Taylor Swift’s “Midnights” album review is shockingly boring and should be better

Believe it or not, Taylor Swift is our most grandiose pop star. That might seem like a stretch in a world where we have Gagas, Beyoncés, and Madonnas, but it’s true. Taylor Swift is a maximalist at heart — she goes the whole hog every time and milks whatever it’s worth. Even the stripped down singer/songwriter folk of their two Pandemic albums, folklore and always, was massive in scale; Taylor Swift, the world’s most popular artist, had surprisingly released two albums in the space of six months. The world stops when her hand grasps the globe.

The songs on those two albums might have seemed smaller and more sophisticated, but that was only because the pop that defined their post-2012 albums had been locked away. Listen closely, and the awesomeness of the lyrical worlds that Swift made her signature so long ago still lingers. Subtlety is not her forte. Taylor Swift is all big emotions and breathless declarations; the human version of that feeling you get in the pit of your stomach right after sending a risky text message.

Cut to the night of the 2022 VMAs in August, when Swift surprisingly announced her new record, midnight, which was released on Friday. In the two months following that announcement, fans awaited the eventual release of a lead single, which never came. Instead, she teased the album’s tracklisting in TikTok videos and dropped Easter eggs to make loyalists lose their sleep. How appropriate: midnightaccording to Swift’s approval, “The tales of 13 sleepless nights are scattered all over the place [her] Life.”

And if you forget that the album is at midnight, it will remind you – multiple times throughout the runtime. But the trouble with repeating that word over and over is that it’s a constant reminder that songs written in or about emotionally tense, sleepless nights lack sharpness and resonance. Most things here feel like a first draft; There’s a noticeable lack of connection between the emotions she feels and what her audience can absorb.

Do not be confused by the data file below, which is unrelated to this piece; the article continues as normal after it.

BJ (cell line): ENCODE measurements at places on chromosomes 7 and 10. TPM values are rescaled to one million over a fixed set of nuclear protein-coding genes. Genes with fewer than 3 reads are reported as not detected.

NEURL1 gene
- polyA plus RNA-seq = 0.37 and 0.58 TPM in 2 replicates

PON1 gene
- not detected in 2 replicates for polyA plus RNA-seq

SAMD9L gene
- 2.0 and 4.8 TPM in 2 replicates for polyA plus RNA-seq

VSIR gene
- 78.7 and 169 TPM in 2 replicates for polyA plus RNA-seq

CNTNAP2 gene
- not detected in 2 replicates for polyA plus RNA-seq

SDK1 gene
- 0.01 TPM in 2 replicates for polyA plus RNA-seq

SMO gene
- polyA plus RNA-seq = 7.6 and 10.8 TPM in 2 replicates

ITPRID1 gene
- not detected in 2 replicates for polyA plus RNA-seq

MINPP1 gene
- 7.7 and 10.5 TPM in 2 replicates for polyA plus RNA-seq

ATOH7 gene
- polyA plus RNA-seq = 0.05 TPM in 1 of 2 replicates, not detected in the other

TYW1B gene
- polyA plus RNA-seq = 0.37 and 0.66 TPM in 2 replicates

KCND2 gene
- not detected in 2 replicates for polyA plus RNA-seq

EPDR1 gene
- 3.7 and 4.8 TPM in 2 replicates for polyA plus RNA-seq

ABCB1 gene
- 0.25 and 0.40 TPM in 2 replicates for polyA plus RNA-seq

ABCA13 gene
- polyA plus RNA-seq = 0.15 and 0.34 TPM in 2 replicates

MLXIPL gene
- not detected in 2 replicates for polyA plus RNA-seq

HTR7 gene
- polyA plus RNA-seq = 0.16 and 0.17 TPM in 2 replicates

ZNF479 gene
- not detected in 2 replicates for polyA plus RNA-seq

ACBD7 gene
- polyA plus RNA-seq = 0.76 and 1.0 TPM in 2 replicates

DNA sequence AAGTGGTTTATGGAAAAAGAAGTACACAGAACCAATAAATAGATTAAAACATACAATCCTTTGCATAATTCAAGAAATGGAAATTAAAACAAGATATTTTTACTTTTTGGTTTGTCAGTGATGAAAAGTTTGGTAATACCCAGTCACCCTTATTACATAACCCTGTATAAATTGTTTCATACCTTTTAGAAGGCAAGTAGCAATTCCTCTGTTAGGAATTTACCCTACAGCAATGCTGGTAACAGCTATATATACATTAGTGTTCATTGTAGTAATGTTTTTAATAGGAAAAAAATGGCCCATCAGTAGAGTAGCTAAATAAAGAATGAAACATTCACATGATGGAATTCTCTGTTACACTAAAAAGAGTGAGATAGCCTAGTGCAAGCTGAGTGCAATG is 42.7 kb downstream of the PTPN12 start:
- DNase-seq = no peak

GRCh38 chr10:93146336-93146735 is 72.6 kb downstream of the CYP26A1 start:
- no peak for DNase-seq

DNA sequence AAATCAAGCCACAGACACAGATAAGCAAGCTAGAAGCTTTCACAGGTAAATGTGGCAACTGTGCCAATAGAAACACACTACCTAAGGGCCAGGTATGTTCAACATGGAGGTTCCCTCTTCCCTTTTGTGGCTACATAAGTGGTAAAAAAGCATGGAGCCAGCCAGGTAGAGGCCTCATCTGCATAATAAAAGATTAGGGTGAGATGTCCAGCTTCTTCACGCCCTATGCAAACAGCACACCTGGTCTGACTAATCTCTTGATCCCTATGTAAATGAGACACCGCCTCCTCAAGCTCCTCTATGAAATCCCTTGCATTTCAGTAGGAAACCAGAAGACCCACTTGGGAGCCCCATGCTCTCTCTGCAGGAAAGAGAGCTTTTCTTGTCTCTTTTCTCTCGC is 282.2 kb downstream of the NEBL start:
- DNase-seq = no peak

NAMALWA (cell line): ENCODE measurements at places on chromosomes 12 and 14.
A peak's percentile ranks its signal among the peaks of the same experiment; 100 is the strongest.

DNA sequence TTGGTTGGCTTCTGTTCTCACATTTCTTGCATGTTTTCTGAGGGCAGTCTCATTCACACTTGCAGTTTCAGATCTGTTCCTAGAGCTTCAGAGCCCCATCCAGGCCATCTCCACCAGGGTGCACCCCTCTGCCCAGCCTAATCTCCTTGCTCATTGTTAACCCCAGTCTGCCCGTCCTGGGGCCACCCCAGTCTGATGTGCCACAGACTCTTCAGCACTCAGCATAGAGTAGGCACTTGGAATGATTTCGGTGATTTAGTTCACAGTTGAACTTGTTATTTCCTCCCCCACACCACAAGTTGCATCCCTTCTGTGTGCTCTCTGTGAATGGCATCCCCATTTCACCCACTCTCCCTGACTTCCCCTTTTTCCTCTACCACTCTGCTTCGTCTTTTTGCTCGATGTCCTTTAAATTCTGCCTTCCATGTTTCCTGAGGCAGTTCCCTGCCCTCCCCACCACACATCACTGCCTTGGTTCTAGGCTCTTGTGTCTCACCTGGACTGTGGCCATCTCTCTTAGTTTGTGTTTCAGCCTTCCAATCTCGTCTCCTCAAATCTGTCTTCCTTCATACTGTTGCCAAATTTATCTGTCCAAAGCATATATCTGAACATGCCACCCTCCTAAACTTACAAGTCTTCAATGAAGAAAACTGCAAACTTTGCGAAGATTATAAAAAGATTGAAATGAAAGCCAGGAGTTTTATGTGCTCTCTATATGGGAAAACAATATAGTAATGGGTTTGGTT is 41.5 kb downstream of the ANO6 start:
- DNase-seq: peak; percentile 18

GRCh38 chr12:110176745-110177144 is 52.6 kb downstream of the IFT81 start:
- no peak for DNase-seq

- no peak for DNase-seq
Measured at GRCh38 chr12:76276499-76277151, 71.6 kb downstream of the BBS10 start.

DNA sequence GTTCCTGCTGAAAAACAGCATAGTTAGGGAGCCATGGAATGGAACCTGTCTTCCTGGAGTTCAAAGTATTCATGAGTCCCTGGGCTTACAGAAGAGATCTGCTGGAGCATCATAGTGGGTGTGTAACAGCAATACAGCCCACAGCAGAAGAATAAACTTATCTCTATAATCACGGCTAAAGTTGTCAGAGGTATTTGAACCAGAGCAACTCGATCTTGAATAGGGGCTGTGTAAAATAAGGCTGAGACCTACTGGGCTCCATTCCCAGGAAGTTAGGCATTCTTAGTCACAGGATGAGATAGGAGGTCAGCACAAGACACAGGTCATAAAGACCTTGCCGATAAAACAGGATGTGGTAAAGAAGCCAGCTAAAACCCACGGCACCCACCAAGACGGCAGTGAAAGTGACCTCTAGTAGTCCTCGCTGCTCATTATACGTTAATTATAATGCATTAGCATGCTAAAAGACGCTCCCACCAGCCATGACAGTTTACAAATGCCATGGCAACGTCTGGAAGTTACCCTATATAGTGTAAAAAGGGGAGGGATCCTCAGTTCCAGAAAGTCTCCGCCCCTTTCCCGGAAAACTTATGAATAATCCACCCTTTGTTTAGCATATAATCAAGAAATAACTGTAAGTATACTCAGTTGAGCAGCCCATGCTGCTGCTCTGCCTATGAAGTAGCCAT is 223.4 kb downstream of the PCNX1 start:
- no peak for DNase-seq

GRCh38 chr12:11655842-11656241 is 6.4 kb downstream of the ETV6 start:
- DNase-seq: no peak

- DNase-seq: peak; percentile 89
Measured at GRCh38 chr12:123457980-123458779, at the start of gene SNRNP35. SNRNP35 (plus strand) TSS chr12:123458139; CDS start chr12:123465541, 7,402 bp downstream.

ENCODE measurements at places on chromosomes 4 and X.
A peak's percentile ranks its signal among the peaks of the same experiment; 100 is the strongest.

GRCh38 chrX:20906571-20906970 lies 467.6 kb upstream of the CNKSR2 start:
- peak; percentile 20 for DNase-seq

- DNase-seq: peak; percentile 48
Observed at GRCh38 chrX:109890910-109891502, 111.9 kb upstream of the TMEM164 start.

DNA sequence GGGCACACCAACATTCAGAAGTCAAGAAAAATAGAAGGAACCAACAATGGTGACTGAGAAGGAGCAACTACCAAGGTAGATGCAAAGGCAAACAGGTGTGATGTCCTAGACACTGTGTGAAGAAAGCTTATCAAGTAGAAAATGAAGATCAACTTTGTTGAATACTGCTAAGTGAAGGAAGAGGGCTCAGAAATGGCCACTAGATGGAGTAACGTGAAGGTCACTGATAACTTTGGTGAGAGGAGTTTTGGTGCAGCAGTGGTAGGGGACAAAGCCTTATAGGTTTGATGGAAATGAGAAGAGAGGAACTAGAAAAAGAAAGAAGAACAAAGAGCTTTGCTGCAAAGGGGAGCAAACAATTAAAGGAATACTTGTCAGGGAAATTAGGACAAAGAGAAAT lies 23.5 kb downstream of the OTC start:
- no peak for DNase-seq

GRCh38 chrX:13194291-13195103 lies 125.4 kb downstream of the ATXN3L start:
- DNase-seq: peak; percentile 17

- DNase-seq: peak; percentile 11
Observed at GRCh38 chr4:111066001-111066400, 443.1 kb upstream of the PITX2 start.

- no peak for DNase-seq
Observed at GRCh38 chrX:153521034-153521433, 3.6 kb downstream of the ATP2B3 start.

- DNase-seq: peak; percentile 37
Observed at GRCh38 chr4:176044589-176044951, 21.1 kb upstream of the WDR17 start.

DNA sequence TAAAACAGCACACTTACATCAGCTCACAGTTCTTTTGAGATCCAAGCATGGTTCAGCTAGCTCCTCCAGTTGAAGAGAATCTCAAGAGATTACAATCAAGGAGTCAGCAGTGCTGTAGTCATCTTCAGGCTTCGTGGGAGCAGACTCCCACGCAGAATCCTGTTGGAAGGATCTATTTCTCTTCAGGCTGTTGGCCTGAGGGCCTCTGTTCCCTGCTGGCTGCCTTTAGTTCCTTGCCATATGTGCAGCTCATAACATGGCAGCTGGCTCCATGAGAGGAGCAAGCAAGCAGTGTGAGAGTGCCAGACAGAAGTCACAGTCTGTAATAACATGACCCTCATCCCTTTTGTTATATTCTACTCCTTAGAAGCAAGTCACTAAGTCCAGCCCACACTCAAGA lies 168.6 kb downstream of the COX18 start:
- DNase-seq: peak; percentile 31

On folklore and always, Swift so deftly fused her own experiences with fictional stories while still creating touching music that towered over the listener with irrefutable brilliance. Even non-fans were enthusiastic. But further midnightSwift is “out of the folksy forest” (her own words again) and back to the glossy, synthic pop of 2019 Lover. The result is an atypical step backwards, a half-finished record. The uninspired production and uncharacteristically bland lyricism of midnight better stay in the pages of a diary or get lost in the shadow of a dream.

Luckily for all of us, things start off strong and stay that way for a while. That midnight Opener “Lavender Haze” is an intriguing fusion of time periods. The song, named after an old-fashioned phrase coined for the feeling of falling in love (which, of course, was the first Swift heard mad Men) goes well with the 1970s aesthetic of the album cover and graphics. It’s pure Swiftian pop with some welcome production flourishes, like a lilting bass line that contrasts nicely with the bombastic chorus.

Also in the better half of the album is “Anti-Hero”, the first real single release midnight, with a music video released in the wee hours of the morning. It’s great, a smart but melancholic musing on Swift’s own status as a polarizing figure and her concern that it will eventually drive everyone away. It’s the perfect mix of wit and emotion, with genuinely laughable lyrics like “Sometimes I feel like everybody’s a sexy babe / And I’m a monster on the hill.”

It’s so wild and silly that you just have no choice but to respect it — the kind of thing that fans in arenas will scream about and secret listeners will grin about, alone in their cars with no one around. And when she’s not laughing, she’s laughing out loud. How perfect is a picture: “I have this dream, my daughter-in-law kills me for the money, she thinks I left her in the will. / The family gathers and reads it and then someone yells / ‘She’s laughing Up from Hell!’”?

Unfortunately, it’s all downhill from there. “Vigilante Shit” pours a bucket of 2014-era Blair Waldorf bad-girl attitude all over the album. “Draw the cat’s eye sharp enough to kill a man,” Swift says, opening a tepid song of silent revenge Memes speak directly from Tumblr.

The song is reminiscent of similar voice distortions that one has heard in part Call, but does not have its ambitious production value. Here, Swift has swear words and drug references done for her. But shocking people with tougher words and a love for Ex girlfriend does not replace good songwriting. “Vigilante Shit” is the only unco-written song on the album, so maybe what Swift says in “Anti-Hero” is true: She shouldn’t be left to her own devices.